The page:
DOUBLE BASS DRUMMING

benjamin

Junior Member
I have been practicing double bass for a short while now and i can find that i can play straight 16ths at around 100-110 pretty easily but as soon as i bump the tempo my feet can keep up, is there a technique i can do to help build more speed?, i play heel up so would i have to start using more of my ancle as it gets faster? can anyone help me with this?



Cheers Ben.
 

MisterMixelpix

Silver Member
Well what's the problem exactly? Coordination, muscular endurance or straight up speed?

What might help would be to make sure your various settings are all where you want them. That means throne height, distance from the pedals, pedal tension, etc. That can all make a big difference.
 

benjamin

Junior Member
im pretty sure my height is ok, my legs are roughly paralell to the ground, i think it might have something to do with a bit of coordination and muscular endurance but not entirely sure, im using a pearl demon drive double bass drum pedal as well, swotchedto long board and on the lightest setting
 

inflames

Junior Member
Oh my god, you lucky thing having demon drive first off -envy-

On another note, I've recently devised myself a practice routine where I stay at one speed for about 1-1.5 weeks, then go up by 5. So by the time I'm ready to move up, I can play the speed I'm leaving smoothly and consistently. Try using that as a practice idea.
 

jamesf

Junior Member
Okay, firstly, Dude (Inflames), I love your avatar! Nicely done I actually thought there was a bug on my screen at first! :)
Secondly, I agree with the tempo threshold. I've been trying to get the hang of double-bass, but, much like Benjamin describes, there's a certain point in the tempo where it just kind of falls apart, especially when I'm running half the time on my ride or hi-hat and half that on the snare! Ugh, Double Bass drumming is not for the faint-of-heart, that's for sure!
I'll just continue to start slowly and work my way faster every time, it's just a long road...
 

MisterMixelpix

Silver Member
im pretty sure my height is ok, my legs are roughly paralell to the ground, i think it might have something to do with a bit of coordination and muscular endurance but not entirely sure, im using a pearl demon drive double bass drum pedal as well, swotchedto long board and on the lightest setting
Well if it's the lightest setting, that might be part of your problem. I need quite a bit of tension otherwise I feel like I'm just flailing my legs while the pedals flop around.
 

The Bassist

Senior Member
It will just take time. I've been at it a while and I'm slowly becoming more and more accurate and gaining speed. I don't push myself too much when it comes to double bass, and just practice it a couple minutes with different patterns, and then just do my normal stuff and play along with other songs. One thing for speed is doing triplet 8th instead of going for 16ths. That would be something like R L R L R L R L R L R L on the feet with a ride hit (I choose ride because you can hear it more clearly than if you hit the hi hat or crash a bunch of times. A closed hi hat is also good) on the bolded letters and a snare on the underlined one. It isn't quite as fast as 16ths, but faster than 8ths and also gives you a different kind of hand foot coordination. Try to be as precise as possible.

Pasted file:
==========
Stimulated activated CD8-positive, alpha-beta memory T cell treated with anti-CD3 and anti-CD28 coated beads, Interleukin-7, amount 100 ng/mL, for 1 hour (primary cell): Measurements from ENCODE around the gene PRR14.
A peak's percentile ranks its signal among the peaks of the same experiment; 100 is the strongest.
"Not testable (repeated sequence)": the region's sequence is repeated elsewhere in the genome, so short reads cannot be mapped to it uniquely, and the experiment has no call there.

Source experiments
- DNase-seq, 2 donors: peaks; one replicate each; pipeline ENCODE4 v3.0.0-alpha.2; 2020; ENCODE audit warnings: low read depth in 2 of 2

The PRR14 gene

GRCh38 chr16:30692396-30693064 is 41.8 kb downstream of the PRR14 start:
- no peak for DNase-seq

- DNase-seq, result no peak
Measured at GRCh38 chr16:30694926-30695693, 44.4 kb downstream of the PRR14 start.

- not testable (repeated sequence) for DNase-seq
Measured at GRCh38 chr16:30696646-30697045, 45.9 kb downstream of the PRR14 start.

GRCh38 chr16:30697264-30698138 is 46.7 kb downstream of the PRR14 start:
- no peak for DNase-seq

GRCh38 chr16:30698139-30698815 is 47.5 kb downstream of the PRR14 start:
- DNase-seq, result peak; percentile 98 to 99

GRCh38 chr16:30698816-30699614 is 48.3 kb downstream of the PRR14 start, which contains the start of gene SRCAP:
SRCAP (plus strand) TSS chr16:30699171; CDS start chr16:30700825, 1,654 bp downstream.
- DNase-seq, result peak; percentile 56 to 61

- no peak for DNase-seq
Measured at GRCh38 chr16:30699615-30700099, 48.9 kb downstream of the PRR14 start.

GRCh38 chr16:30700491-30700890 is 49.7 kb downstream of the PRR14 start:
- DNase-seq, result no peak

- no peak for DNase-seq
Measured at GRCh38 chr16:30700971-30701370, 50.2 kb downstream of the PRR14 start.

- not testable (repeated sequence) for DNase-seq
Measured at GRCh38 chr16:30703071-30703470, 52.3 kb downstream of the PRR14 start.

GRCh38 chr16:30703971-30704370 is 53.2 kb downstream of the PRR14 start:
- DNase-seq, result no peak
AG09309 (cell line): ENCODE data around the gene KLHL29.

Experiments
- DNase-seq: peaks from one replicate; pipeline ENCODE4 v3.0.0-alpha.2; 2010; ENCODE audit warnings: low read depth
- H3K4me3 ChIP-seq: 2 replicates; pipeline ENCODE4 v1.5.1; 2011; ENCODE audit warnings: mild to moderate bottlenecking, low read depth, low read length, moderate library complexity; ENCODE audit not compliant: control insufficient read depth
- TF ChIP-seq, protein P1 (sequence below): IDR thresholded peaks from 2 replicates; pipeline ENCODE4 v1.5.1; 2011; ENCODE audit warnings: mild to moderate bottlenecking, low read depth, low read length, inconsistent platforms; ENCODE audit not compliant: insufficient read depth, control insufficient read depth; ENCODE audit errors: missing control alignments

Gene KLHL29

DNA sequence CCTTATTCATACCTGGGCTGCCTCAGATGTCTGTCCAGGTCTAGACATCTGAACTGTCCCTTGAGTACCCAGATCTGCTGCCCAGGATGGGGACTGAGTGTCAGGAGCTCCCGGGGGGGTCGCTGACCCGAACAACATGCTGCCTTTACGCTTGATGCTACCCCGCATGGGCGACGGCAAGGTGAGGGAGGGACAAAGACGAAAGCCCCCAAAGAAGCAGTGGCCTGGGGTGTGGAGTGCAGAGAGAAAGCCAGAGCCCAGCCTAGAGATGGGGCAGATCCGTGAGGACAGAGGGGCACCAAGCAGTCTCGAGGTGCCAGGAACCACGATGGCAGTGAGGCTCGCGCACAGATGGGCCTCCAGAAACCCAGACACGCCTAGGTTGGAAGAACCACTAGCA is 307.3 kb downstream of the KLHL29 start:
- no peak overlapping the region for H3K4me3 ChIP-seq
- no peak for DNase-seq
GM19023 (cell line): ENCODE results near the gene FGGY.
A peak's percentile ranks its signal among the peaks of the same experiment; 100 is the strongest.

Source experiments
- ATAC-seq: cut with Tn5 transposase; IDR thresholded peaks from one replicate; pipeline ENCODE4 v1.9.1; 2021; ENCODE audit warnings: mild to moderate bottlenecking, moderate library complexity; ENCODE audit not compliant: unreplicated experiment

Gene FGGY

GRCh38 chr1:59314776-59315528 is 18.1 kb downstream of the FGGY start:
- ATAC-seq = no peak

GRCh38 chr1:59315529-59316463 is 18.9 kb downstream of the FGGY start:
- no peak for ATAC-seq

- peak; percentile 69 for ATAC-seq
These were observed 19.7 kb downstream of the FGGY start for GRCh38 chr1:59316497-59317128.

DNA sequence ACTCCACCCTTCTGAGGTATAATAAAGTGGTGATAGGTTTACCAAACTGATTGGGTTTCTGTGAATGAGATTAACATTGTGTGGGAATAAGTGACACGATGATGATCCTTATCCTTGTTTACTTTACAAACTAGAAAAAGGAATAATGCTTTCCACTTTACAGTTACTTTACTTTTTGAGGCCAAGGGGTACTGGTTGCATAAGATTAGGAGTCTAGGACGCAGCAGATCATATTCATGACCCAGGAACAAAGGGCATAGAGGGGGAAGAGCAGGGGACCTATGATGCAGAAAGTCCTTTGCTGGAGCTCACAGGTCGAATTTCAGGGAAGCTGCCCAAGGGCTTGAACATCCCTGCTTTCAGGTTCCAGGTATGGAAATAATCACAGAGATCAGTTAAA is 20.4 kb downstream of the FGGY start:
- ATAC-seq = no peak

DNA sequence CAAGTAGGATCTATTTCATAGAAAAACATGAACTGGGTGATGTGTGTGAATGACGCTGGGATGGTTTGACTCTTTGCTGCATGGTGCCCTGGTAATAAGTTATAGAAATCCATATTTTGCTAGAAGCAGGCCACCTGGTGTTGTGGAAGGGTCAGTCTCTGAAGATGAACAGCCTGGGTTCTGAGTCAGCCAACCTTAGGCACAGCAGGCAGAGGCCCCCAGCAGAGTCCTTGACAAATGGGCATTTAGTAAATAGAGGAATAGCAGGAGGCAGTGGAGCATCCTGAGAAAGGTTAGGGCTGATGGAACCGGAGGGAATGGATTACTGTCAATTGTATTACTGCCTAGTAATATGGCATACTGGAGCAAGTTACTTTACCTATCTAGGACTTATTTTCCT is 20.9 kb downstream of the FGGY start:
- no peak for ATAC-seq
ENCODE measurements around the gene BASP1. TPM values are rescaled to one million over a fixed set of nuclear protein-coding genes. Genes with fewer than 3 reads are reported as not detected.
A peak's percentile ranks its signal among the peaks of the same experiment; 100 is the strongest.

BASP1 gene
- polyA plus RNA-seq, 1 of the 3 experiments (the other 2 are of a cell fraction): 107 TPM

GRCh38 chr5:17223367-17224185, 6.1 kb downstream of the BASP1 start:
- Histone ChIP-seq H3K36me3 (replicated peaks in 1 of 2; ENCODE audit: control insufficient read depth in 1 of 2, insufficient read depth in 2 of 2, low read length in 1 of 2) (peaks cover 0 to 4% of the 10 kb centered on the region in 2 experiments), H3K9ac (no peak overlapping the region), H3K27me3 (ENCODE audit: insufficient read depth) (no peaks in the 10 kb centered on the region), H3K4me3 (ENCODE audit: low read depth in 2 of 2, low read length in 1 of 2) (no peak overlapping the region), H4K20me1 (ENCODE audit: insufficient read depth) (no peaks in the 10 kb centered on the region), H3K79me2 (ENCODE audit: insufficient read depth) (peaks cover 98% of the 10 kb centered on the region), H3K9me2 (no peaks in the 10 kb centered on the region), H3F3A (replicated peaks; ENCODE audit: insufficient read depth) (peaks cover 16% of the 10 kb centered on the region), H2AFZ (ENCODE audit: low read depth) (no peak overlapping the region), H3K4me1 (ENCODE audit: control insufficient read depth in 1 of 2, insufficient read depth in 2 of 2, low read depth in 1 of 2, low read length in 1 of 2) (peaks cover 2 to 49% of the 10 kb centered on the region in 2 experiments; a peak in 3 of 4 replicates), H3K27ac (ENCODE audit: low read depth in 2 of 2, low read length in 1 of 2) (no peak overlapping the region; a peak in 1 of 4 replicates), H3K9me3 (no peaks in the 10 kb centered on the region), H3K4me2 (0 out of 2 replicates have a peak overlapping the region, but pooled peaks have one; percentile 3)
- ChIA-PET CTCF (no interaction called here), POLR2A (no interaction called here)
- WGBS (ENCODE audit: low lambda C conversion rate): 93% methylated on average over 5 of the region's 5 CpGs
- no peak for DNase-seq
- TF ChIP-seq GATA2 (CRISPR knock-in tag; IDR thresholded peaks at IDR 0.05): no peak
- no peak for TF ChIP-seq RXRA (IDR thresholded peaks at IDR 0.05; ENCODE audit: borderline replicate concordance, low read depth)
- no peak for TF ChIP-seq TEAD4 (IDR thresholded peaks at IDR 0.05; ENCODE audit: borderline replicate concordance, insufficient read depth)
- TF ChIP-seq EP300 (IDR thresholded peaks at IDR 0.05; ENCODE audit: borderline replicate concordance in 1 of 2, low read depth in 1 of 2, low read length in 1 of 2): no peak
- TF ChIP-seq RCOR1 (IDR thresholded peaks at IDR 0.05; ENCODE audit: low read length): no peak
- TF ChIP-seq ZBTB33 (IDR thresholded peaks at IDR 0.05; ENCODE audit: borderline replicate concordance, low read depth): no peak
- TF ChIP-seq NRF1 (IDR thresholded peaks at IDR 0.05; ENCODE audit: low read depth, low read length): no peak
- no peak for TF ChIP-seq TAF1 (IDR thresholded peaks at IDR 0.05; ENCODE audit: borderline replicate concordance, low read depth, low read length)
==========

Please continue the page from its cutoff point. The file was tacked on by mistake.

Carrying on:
And another thing that's helping me is making sure the pedals are spaced so that both feet are at about the same place on each pedal. Test out the spring tension too on each pedal with your hands so that they are about the same.

Even if your pedals are uneven, however (as my left pedal has a slightly smaller angle than the left one), eventually your body will learn to adapt. You should try to make their distances from the bassdrum even though. Try to find a good angle where you aren't too close and don't get any power, and not too far so that it takes too much effort.
Practicing unisons (such are R L R L on both the snare and the bass drum) with help you with coordinating them.

One last thing (at least that I can think of) is, as someone said earlier, throne height. You should probably adjust your height so that your legs are flat or your knees are slightly lower. If your knees go up, it will likely be uncomfortable and require a bit too much effort.

But, overall, it really is time and patience. I'm not incredibly solid on the bass drum yet myself after speeds of about 120, but I have improved A LOT since about June when I started practicing them a bit more. Just try not to get frustrated, because in the long run, it won't take too long. Maybe a several months to a couple years before you can use it in a song, just as long as you don't give up.
 

branflakes992

Senior Member
Not trying to be mean, but Drummerworld forums are being eaten up by "Double Bass" and "Speed Chops/Technique" posts. Try to play everything you can! Play some Latin and Afro-Cuban patterns, jazz and good timekeeping, and some James Brown funk. Play something else before double bass.
 

MisterMixelpix

Silver Member
Not trying to be mean, but Drummerworld forums are being eaten up by "Double Bass" and "Speed Chops/Technique" posts. Try to play everything you can! Play some Latin and Afro-Cuban patterns, jazz and good timekeeping, and some James Brown funk. Play something else before double bass.
Why? Why do people act like double bass is this mystical force that can only be harnessed by drummers who achieve a certain level previously? If someone wants to learn how to play in a given genre, then they should work towards it. Spending time on jazz or funk songs that the person dislikes might make for a "well-rounded" musician, but since this is something we do for our own enjoyment then why not do what we enjoy?

I'd much rather be a somewhat one-dimensional drummer with excellent speed and power for heavy metal than a well-rounded drummer that can't keep up with the heavy stuff.
 

JPW

Silver Member
Why? Why do people act like double bass is this mystical force that can only be harnessed by drummers who achieve a certain level previously? If someone wants to learn how to play in a given genre, then they should work towards it. Spending time on jazz or funk songs that the person dislikes might make for a "well-rounded" musician, but since this is something we do for our own enjoyment then why not do what we enjoy?